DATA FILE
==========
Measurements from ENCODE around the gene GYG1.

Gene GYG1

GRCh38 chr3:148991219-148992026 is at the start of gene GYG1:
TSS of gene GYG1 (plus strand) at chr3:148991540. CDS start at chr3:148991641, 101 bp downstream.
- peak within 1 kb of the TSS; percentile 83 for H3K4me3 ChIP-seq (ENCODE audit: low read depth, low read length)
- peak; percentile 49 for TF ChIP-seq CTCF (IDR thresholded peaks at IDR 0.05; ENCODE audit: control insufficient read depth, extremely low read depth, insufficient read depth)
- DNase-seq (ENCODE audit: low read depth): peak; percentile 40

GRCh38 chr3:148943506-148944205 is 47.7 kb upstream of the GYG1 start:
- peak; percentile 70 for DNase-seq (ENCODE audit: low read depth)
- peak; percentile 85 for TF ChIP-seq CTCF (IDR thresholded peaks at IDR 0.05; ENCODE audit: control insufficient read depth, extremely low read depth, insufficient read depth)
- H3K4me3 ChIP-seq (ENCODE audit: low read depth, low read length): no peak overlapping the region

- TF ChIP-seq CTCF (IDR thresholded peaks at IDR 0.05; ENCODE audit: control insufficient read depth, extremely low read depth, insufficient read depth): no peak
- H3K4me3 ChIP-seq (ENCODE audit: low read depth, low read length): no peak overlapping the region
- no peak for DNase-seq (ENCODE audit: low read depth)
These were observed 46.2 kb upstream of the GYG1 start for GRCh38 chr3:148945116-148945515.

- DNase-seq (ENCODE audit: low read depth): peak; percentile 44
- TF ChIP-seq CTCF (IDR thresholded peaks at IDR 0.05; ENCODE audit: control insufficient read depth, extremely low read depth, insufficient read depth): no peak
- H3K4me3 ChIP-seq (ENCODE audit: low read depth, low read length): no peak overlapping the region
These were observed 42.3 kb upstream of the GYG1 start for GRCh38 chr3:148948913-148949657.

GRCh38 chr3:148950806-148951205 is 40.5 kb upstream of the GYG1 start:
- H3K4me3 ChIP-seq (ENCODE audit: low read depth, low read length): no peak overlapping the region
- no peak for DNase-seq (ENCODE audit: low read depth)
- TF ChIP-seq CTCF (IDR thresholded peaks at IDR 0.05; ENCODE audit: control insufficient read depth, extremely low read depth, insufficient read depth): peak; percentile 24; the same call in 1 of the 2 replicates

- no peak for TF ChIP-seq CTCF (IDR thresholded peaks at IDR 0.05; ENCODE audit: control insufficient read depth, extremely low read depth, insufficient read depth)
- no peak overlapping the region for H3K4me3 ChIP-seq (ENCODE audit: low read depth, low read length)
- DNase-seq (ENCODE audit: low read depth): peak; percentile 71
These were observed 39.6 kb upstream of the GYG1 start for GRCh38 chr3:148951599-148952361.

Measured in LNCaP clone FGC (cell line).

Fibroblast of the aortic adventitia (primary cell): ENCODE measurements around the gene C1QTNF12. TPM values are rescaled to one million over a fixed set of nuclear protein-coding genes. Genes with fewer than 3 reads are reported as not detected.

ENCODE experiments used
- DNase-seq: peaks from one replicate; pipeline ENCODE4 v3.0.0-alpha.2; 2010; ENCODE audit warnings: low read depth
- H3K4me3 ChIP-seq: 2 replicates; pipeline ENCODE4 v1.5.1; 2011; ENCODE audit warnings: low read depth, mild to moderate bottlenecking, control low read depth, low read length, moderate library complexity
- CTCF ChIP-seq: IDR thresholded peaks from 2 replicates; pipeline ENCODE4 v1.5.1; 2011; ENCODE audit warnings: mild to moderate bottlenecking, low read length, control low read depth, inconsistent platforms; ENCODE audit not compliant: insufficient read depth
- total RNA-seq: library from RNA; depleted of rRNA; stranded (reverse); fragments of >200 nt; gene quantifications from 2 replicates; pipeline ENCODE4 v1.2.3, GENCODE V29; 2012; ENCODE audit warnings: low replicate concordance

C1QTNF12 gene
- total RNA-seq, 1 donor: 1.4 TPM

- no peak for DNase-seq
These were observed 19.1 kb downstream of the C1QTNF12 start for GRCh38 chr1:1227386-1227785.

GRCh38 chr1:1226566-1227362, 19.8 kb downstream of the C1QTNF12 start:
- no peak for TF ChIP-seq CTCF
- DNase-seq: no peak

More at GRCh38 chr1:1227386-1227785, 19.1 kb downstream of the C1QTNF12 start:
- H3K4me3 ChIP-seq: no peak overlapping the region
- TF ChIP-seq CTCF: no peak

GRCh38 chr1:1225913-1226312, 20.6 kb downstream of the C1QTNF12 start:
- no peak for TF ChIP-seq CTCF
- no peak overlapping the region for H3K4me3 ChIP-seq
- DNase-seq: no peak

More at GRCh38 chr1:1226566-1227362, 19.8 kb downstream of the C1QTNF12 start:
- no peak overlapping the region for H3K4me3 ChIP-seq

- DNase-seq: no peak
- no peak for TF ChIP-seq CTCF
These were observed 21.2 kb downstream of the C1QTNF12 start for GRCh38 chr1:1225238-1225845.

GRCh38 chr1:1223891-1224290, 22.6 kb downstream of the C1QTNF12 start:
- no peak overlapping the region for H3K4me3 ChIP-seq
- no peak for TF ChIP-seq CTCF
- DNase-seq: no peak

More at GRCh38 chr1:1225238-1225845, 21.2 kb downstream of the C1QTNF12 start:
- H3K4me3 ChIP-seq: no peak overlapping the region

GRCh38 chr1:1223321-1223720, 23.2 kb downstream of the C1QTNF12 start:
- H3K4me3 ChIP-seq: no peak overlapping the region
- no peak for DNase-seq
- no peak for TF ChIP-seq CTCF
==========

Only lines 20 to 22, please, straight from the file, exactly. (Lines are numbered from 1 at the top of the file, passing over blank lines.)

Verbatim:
GRCh38 chr3:148950806-148951205 is 40.5 kb upstream of the GYG1 start:
- H3K4me3 ChIP-seq (ENCODE audit: low read depth, low read length): no peak overlapping the region
- no peak for DNase-seq (ENCODE audit: low read depth)